Some 2,400 Coptic voters started casting their ballots Monday to choose the 118th head of the Coptic Orthodox Church in the first papal election in 41 years. The new pope will succeed the late Pope Shenouda III.
There are five candidates chosen among 17 nominees — 10 bishops and seven monks.
After an appeal period in which nominations may be challenged ends on 30 September, 12 nominees were excluded. And now, 2,412 eligible Coptic voters will choose three of them to reach the final stage.
The top three finalists will then be written on separate pieces of paper and placed in a box on the altar of St. Mark’s Cathedral in Cairo. On 4 November, a child will be blindfolded and asked to choose one of the papers.
The person chosen will be enthroned in a ceremony on 18 November.
Pope Shenouda III claimed the post in November 1971 at the age of 48. His predecessor, Pope Cyril VI of Alexandria, claimed the papacy on May 1959 at the age of 57.
Below are some key facts about the candidates.
Bishop Rafael, 54
Rafael serves in the prominent position of bishop of downtown Cairo, thus presiding over 12 churches. He is the most famous nominee on the media level, making frequent appearances on church-run satellite channels.
He is also known for close ties with youth communities, and the social and educational services he provides for thousands of Christians. Rafael also enjoys close relations with Bishop Moussa, the general bishop and administrator for the Bishopric of Youth Affairs, who maintains a sweeping popularity among wide sectors of the Coptic community.
Also, he was endorsed by the spiritual figure Archbishop Mikhael of Assiut, 91, the most senior member of the Holy Synod of the Coptic Orthodox Church.
In an interview with Al-Wafd newspaper this month, Rafael said he would give more attention to church services and work on attracting the youth to it. He also expressed views for more cooperation and understanding with the state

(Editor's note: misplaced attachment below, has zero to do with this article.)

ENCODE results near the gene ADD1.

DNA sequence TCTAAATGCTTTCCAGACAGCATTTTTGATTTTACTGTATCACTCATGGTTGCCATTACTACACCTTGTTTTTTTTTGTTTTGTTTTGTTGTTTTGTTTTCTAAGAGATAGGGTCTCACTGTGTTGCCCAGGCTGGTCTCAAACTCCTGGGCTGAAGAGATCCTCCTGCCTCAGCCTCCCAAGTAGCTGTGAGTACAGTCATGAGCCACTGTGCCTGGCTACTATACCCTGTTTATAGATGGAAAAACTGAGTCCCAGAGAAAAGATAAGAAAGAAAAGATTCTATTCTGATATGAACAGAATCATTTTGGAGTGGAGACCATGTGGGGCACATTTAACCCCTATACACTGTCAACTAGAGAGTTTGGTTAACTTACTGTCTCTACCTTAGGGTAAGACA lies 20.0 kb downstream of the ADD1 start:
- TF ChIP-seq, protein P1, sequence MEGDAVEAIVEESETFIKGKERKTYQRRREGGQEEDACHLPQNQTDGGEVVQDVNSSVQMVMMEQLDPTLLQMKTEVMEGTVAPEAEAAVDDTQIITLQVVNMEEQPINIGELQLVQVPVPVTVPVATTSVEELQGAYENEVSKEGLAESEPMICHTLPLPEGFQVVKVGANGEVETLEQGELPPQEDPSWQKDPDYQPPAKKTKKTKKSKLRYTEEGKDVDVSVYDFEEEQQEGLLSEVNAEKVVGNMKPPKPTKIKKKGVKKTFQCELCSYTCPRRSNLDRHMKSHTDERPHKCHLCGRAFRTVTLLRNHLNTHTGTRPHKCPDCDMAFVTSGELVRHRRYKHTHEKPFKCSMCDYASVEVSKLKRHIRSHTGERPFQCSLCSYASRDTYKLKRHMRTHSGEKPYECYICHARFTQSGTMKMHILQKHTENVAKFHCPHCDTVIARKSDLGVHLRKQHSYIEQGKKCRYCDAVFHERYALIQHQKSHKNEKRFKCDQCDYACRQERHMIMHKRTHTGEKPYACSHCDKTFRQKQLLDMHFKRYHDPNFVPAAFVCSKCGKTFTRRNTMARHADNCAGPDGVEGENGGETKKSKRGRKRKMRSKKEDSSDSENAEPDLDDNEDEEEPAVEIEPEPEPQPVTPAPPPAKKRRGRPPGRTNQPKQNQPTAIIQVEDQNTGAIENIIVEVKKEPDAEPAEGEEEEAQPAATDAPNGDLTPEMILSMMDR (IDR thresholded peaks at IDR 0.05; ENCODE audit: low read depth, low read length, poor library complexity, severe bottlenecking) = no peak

But despite his distinguished open-minded stances, he still maintains a conservative position on a number of issues, such as rejecting divorce for Christians except in cases of adultery by either spouse. He also advocates for the longtime policy of the late Pope Shenouda III that the church should represent and defend Copts.
Rafael is a 1981 medical school graduate who begun a life of monasticism in 1990. He obtained a bachelor’s degree from a clerical school in 1984.
Bishop Tawadros, 60
The archbishop the Nile Delta governorate of Beheira draws his fame from being one of the church’s dovish figures who always seek a peaceful way out of Muslim-Christian crises in areas under his jurisdiction. He is close to the interim pope, Bishop Pachomius.
Some, however, accuse Tawadros of failing to defend the churches under his observance sufficiently. Activist Mina Badie Abdel Malek had called for his removal from the candidates’ list because of his alleged “inability” to protect Copts in the areas where he has been it religious official.
He was named by late Pope Shenouda III as archbishop of Beheira in June 1997. He was graduated from the Alexandria University faculty of pharmacy, then from the clerical school in 1985.
Bishop Seraphim al-Suriani, 53
Bishop Seraphim al-Suriani served for three years as Shenouda III’s secretary in the US, and for another three years in Britain. He also served in Canada but currently stays in Los Angeles in the US. He is popular among Copts who live in Western countries.
He obtained a bachelor’s of science before working as a researcher at the US Naval Medical Research Unit, and then turning to monasticism in 1993.
Father Pachomius al-Suriani, 49
Father Pachomius al-Suriani is the youngest among the candidates, a point of weakness for his candidacy. He had obtained a bachelor’s of science and education and worked as a math teacher before becoming a monk in 1991. He was recommended by several expatriate bishops.
Pachomius al-Suriani believes in learning from foreign experiments and co-existence between Muslims and Christians.
Father Rafael Ava Mina, 70
Famous as the “beloved” and the “blessed,” the oldest candidate was close to Pope Kyrillos VI, the most popular pope in the Coptic Orthodox Church’s recent history.
He is the only candidate with a degree in academic fields of humanity and social sciences, having graduated from a law school in 1964. He converted to monasticism in 1969 at Mar Mina Monastery in Marriot, Alexandria.